So I was sitting outside the spawn’s acting class, trying very hard not to interact with the toddlers-in-tiaras parents, keeping my nose buried in my phone, when one of the moms leaned over and nudged me.
After the obligatory your-kid-is-so-cute thing, she asked what I do for a living.
“I’m a stay-at-home mom.”
I have this conversation at least a couple of times a year, always with other women.
Most of the time, when I utter that sentence, the woman I’m talking to will react either by smiling genuinely and saying, “oh that’s so awesome,” or by doing that fake-smile, wide-eyed thing, their voice rising half an octave, and saying, “oh, that’s so awesome.”
And then life, and the conversation, goes on.
But every few months, I’ll get a different reaction. It’ll be anything from disbelief to disgust, as if my lifestyle was personally offensive to her.
Oh honey, you have no idea.
That’s what happened with this woman. She curled her lip and asked, “Are you serious?”
I was way more interested in the email and text conversations I was having on my phone anyway, so I just said, “Yep,” turned my body away from her, and buried my nose in my phone, using every body language trick I knew of to let her know that the conversation was over.
She didn’t take the hint.
“You know, that’s the problem with society today. We can’t move forward as a culture until we stop living in the fifties.”
I couldn’t help but grin. This reaction is by far my favorite. Don’t get me wrong, the “lazy” accusations, and the I’m-not-contributing-anything-to-society accusations, and the “I-have-a-full-time-job-and-work-out-every-day-and-still-have-time-to-spend-with-my-kids” comments are entertaining in and of themselves. But the “feminists” are the most fun.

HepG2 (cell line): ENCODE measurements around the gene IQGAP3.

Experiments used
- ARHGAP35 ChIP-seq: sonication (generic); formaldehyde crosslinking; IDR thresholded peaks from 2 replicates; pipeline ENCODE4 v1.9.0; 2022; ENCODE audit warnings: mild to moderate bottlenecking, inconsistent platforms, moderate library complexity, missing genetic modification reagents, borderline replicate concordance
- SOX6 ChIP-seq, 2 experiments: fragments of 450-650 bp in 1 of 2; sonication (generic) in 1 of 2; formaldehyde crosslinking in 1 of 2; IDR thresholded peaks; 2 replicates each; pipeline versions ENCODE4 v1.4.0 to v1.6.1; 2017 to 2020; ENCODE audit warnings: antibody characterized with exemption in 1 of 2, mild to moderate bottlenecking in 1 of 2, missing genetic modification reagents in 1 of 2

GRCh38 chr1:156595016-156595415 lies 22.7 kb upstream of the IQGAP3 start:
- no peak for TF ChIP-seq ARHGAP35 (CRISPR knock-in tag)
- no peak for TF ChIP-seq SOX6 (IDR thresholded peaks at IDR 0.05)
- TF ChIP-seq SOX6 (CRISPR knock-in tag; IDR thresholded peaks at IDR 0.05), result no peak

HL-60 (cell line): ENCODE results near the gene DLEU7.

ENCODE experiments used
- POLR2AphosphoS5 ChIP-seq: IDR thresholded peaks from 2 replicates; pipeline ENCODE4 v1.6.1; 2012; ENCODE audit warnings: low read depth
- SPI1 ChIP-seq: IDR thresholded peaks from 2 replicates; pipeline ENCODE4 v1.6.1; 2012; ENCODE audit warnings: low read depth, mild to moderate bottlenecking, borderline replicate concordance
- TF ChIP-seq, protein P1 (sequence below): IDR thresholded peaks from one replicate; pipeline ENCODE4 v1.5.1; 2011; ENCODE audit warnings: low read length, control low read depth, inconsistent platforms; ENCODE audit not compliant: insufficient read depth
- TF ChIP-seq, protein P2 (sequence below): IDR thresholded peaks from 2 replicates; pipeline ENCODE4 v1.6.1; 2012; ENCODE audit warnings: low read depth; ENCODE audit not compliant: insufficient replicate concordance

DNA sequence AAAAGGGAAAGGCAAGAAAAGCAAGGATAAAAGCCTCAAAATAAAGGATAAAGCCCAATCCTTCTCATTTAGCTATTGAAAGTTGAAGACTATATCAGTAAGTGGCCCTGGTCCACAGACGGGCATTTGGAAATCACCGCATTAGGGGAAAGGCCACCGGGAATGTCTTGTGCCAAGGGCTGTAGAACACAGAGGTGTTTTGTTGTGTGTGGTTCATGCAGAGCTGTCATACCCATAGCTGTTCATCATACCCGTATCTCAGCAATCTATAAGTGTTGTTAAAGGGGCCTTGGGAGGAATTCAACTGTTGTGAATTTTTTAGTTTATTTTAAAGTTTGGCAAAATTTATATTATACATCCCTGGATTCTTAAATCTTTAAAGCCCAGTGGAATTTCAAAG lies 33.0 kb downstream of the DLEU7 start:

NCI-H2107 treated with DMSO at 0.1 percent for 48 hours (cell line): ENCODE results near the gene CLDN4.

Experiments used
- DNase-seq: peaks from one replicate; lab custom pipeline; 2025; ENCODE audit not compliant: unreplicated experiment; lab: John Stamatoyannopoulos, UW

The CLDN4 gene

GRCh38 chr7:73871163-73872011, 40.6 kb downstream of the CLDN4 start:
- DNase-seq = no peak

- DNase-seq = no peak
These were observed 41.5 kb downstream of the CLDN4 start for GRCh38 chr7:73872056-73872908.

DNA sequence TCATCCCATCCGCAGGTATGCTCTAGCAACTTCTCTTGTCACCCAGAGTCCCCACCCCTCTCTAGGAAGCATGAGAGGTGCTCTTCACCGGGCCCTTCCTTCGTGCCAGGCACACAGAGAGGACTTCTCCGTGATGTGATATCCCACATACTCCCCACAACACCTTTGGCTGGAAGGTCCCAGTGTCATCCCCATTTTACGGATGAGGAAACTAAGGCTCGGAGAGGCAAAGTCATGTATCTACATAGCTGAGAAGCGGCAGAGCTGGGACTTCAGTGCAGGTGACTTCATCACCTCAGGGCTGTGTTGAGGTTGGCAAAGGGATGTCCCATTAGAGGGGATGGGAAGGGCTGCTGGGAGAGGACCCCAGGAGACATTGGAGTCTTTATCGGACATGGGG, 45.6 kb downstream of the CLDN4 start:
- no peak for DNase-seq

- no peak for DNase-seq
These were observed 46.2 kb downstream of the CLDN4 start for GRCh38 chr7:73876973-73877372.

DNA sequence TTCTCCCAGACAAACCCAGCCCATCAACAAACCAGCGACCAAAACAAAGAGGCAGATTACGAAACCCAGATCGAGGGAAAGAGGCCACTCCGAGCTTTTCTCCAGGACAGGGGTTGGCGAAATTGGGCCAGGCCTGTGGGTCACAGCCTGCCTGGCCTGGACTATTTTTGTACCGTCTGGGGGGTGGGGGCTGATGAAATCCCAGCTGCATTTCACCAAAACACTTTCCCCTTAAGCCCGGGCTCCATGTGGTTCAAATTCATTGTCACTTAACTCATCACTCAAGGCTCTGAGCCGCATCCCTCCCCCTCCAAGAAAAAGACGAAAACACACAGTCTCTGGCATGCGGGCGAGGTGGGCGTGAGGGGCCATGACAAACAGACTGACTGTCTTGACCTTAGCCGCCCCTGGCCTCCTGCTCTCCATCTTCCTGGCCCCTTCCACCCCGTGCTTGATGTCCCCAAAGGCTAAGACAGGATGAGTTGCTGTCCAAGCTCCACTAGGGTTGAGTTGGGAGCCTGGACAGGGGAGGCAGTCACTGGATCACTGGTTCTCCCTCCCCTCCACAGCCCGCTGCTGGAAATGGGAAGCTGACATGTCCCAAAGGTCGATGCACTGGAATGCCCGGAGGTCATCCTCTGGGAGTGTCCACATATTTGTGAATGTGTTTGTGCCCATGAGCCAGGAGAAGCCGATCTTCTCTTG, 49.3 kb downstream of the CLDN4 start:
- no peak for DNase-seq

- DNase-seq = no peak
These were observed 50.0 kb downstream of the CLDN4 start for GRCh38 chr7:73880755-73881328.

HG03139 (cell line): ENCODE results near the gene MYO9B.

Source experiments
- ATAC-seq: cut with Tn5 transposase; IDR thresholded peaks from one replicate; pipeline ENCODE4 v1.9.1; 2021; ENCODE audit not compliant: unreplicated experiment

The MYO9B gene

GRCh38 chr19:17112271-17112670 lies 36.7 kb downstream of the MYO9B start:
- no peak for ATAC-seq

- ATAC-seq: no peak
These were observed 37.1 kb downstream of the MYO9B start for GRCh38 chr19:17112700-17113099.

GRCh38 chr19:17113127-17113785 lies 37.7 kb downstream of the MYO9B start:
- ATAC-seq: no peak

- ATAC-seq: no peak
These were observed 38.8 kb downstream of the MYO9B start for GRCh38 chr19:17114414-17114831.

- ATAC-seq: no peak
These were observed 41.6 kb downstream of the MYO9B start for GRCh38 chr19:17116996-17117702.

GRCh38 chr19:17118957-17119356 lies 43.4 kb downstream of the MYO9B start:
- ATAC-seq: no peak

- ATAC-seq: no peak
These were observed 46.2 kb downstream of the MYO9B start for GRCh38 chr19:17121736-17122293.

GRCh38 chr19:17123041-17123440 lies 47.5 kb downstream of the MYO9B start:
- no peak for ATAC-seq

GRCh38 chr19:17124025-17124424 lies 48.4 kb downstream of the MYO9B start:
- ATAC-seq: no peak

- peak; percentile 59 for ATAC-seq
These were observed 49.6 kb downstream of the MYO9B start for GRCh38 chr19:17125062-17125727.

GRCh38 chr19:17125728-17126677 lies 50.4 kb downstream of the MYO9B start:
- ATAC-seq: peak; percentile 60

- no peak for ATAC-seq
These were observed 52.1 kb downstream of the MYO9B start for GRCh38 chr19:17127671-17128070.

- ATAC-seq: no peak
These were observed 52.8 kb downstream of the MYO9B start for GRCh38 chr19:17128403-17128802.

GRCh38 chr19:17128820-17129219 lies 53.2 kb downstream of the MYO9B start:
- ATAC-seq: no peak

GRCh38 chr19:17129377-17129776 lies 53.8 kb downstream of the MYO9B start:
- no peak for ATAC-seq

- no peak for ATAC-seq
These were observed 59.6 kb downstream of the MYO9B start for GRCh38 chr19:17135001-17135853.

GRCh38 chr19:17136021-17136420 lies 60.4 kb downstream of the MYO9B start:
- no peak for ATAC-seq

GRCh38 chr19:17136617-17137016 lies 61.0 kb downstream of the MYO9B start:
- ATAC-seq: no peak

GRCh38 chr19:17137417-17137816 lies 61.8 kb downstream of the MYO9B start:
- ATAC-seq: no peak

You know the ones. The ones who find a reason at least once a week to declare loudly and proudly, “I’m a feminist,” and are quick to condemn any woman not living what they think is a “feminist lifestyle.”
Sure enough, she uttered those very words. She said, “I’m sorry, I don’t mean to be insulting. I’m just a feminist and I believe that women are better than being kept barefoot and pregnant in the kitchen by their husbands. I mean, you do know you’re contributing to the patriarchy, right?”
I had to laugh. Because come on, that’s funny. “Am I?”
She seemed stunned that I was laughing, and then seemed to get a little irritated. “I don’t know why you think it’s funny. Women have suffered for our rights, so we can live our lives the way we want to. And you’re basically spitting in their faces by supporting the patriarchy. That’s the environment you’re choosing to raise your daughter in. You think that’s funny? Is it a joke to you? Don’t you think your daughter deserves a strong female role model? Don’t you want to do right by her? Do you think teaching her to obey the patriarchy is funny?”
I couldn’t help it. I mean, I’m all about self-control and all that. But it was just too perfect. I couldn’t resist.
“I think it’s hilarious. I’ll make sure to tell my husband and both my boyfriends about it tonight so we can all share a laugh.”
And seriously, the look on her face was just priceless. Like, I felt like I was in a Mastercard commercial. But I took the opportunity to impart some knowledge. This is obviously not word-for-word, but I’ve repeated this lecture a few times now, and it’s always about the same.
There is nothing wrong with patriarchal relationships, or relationships where the man is the dominant partner and primary decision-maker. If that’s the relationship both partners want, then there’s nothing wrong with it. That’s not the problem. “The Patriarchy” isn’t evil. Men are not our enemies. There’s no reason to be hostile toward any situation where a man takes a position of authority over a woman. “The Patriarchy” isn’t the problem.
The problem is that you’ve become what you hate. The first feminists wanted women to be treated as equal, to be given the same rights as a man, and to have the ability to live their lives the way they want, without being ostracized for it.
You assume that my relationships are patriarchal, which you don’t approve of, so you become condescending, choosing not to see me as your equal, and you condemn the choices I’ve made regarding how I want to raise my daughter. In one breath, you acknowledge the struggle that the first feminists went through to give us the freedom to live our lives the way we want, and in the next, you condemn me for living my life the way I want.